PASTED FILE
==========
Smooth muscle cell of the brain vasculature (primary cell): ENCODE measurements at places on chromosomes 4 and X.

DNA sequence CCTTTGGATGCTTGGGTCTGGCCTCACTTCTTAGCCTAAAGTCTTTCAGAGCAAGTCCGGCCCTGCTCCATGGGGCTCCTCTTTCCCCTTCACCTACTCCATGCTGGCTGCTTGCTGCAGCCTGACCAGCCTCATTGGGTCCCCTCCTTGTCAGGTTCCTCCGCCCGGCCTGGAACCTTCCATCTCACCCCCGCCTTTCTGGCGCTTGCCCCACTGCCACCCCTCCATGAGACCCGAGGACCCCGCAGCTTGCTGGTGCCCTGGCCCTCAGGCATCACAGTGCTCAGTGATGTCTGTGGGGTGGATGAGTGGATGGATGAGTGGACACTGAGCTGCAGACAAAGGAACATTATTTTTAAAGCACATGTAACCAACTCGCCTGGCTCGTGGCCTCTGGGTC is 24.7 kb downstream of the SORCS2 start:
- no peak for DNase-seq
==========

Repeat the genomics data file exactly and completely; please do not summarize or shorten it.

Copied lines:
Smooth muscle cell of the brain vasculature (primary cell): ENCODE measurements at places on chromosomes 4 and X.

DNA sequence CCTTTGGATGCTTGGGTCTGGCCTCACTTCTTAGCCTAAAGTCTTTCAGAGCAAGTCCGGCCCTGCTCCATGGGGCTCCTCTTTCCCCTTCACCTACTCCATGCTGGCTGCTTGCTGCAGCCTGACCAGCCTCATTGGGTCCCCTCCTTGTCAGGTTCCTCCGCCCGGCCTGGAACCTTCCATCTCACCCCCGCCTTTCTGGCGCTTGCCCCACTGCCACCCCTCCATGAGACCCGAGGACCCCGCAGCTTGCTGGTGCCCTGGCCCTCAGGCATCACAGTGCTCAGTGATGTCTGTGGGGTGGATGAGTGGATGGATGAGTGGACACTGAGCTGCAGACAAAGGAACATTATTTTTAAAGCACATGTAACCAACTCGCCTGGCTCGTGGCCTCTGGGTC is 24.7 kb downstream of the SORCS2 start:
- no peak for DNase-seq